Malaria causes more than 400,000 deaths every year, most of them in sub-Saharan Africa. The best way to combat the mosquito-borne parasite is through rapid and accurate diagnosis, treatment and containment. But in Uganda, where malaria is one of the leading causes of death, a good diagnosis is hard to come by. Blood tests are time-consuming, and require trained lab technicians that are not always available in the small medical clinics frequented by most of the population. After being misdiagnosed for the third time, software engineer Brian Gitta decided to do something about it. “It was such a waste of time, going to the clinic, waiting in line. I knew there had to be a better way.” So, for the past six years, the 27-year-old has worked with a team of doctors, scientists and fellow software engineers—all of them who have had their own brushes with the miserable disease—to develop a simple, low cost and quick method to test for malaria, without having to use a blood sample, a microscope or a trained technician.

Esther Ruth Mbabazi for TIME

All that’s needed is their new invention, a shoebox-size portable device they call a matiscope, from the Swahili word for treatment, and a smartphone. Patients with malaria-like symptoms, including high fever, chills or headaches, can place their finger in the device cradle, which uses magnets and a beam of red light to detect changes in blood cells caused by the malaria parasite. The readings are analyzed by the smartphone, diagnosed, and, if positive, can be uploaded to a national grid so that national health authorities can monitor for outbreaks. It’s reusable and provides results in 2 minutes. “This is a game changer,” says Dr. Jimmy Opigo, the manager for Uganda’s National Malaria Control Program. Not only does an accurate diagnosis mean appropriate medical prescriptions, thus avoiding overmedication that can lead to treatment resistance, the real-time outbreak–monitoring aspect could pave the way for targeted prevention campaigns. “This system could be a key part of ending malaria worldwide,” Opigo says. “I am proud it is coming from one of our own.”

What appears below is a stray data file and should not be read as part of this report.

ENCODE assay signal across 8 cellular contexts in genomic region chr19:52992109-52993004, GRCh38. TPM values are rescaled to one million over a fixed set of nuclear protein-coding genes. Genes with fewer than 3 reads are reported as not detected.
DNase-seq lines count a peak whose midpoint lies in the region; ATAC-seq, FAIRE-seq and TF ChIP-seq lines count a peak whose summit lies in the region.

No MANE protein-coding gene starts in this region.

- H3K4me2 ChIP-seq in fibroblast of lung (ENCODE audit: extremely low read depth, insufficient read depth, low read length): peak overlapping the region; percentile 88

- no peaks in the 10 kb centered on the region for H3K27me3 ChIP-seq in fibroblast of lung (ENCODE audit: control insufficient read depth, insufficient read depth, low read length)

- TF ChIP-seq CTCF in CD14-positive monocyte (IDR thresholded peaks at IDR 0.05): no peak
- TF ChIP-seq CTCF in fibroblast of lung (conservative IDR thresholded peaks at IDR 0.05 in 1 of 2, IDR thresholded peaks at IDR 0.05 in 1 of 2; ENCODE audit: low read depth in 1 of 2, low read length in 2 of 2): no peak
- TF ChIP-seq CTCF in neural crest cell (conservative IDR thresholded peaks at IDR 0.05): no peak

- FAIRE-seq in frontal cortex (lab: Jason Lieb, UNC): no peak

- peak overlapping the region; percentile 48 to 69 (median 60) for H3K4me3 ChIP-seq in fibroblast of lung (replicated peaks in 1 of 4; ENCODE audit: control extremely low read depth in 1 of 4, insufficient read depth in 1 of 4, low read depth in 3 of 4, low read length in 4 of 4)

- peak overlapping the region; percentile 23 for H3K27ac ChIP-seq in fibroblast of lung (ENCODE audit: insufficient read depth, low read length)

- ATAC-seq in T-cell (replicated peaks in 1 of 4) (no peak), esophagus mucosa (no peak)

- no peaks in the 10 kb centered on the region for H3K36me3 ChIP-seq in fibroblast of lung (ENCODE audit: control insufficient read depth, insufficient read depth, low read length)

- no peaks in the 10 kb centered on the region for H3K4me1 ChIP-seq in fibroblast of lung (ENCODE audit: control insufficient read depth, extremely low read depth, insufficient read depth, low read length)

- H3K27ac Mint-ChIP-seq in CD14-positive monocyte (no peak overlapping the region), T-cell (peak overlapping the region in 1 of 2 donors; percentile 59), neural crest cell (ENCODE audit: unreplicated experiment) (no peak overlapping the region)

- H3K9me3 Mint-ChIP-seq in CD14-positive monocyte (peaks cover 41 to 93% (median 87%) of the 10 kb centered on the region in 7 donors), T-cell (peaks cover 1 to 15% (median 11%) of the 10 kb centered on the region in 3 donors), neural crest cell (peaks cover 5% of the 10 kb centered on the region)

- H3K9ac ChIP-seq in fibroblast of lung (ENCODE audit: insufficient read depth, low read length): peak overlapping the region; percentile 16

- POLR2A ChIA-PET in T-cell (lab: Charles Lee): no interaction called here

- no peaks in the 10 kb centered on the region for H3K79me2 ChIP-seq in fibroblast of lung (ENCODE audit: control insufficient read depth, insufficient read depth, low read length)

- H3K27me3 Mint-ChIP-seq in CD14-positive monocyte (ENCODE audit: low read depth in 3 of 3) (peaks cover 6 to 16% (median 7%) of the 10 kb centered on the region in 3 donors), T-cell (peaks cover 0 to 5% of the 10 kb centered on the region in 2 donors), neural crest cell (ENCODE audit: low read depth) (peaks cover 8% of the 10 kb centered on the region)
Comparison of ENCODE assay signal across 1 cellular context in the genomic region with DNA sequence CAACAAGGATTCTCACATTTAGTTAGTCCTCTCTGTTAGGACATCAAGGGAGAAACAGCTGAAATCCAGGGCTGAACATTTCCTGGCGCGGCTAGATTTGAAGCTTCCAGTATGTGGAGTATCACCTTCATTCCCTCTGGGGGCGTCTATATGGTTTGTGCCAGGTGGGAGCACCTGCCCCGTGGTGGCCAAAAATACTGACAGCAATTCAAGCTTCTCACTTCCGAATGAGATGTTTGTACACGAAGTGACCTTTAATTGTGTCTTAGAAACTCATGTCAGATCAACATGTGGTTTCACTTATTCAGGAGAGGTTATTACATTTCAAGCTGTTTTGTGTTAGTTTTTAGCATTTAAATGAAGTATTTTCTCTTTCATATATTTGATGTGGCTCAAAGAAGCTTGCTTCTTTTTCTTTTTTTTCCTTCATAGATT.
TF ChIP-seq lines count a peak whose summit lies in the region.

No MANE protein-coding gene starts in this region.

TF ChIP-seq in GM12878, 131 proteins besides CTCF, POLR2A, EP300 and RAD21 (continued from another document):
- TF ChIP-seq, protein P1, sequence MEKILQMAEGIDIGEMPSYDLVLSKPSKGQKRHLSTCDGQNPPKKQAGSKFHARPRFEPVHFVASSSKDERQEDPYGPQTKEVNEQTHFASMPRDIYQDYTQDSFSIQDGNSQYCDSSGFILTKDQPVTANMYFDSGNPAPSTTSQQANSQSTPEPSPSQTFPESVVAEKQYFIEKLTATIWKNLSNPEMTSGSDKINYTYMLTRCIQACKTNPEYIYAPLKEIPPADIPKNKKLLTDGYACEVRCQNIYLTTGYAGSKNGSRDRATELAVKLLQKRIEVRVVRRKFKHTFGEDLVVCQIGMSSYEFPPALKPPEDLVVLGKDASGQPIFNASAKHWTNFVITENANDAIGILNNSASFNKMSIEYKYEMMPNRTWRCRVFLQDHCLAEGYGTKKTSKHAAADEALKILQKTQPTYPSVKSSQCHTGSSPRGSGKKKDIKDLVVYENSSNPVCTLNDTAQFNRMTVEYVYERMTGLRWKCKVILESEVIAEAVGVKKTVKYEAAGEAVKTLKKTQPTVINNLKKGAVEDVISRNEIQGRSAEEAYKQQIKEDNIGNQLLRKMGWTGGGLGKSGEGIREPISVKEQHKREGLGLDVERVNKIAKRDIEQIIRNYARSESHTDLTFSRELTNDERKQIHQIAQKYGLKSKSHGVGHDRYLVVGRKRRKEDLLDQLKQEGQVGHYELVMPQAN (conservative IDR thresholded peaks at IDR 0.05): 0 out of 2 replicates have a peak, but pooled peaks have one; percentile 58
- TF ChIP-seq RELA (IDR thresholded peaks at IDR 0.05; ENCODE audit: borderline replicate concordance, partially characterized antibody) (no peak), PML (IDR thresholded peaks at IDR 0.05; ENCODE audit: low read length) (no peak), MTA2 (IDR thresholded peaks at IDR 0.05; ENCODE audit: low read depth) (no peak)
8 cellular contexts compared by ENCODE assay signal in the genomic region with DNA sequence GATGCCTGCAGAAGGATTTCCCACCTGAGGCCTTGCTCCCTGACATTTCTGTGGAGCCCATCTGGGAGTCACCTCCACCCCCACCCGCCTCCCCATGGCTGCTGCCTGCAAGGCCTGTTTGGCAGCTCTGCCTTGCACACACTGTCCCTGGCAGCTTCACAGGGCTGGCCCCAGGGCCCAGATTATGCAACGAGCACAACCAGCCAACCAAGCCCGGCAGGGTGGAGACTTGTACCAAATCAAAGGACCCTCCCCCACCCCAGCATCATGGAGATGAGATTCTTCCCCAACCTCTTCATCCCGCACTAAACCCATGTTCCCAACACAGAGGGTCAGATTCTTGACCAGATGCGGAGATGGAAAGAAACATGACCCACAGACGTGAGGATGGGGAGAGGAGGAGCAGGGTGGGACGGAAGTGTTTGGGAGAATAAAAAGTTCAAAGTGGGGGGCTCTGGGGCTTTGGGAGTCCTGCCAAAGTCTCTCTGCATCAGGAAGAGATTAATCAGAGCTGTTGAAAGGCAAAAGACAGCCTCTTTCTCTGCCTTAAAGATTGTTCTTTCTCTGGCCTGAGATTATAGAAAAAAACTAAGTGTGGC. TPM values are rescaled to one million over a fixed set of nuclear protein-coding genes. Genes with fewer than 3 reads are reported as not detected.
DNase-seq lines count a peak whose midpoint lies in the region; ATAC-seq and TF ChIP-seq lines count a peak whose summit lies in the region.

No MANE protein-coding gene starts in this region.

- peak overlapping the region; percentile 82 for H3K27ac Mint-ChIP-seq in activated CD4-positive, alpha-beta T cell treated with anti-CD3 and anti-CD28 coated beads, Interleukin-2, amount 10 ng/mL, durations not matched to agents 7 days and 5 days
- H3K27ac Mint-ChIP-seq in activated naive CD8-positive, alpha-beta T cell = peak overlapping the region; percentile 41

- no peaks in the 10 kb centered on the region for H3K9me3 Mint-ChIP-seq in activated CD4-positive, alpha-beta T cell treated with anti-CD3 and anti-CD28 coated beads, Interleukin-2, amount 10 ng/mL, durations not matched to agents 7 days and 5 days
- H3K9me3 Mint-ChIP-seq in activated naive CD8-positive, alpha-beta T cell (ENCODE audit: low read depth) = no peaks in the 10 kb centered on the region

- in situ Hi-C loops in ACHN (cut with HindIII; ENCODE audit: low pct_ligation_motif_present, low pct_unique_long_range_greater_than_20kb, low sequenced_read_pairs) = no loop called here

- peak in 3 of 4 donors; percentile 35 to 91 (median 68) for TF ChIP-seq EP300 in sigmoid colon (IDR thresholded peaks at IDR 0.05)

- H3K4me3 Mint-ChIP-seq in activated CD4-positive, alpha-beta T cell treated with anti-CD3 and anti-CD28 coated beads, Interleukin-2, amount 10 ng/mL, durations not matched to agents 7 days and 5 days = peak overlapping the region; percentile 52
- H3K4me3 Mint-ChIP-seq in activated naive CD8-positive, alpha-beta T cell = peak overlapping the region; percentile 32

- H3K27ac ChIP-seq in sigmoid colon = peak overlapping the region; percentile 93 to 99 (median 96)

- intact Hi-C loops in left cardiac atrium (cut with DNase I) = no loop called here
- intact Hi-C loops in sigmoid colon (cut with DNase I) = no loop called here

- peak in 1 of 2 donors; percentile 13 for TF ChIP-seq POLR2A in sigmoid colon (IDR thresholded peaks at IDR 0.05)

Development wasn’t easy, says Gitta, a self-described workaholic who graduated from Uganda’s prestigious Makerere University with a degree in computer science. But despite several early setbacks—the first prototype was an unmitigated failure, he recalls—the team kept pursuing the idea. Now on its fifth iteration, the machine is in clinical trials in Uganda and Angola, and is showing results on par with the gold-standard blood-sample and microscope method. Gitta expects to reach market within the next two to three years. “If I had known how difficult this would be, I’m not sure I would have started down this path,” he says. But now that he is nearing the end, he has some advice for those tempted to follow in his footsteps: “It’s ok to fail, as long as you keep pushing through to your idea.”

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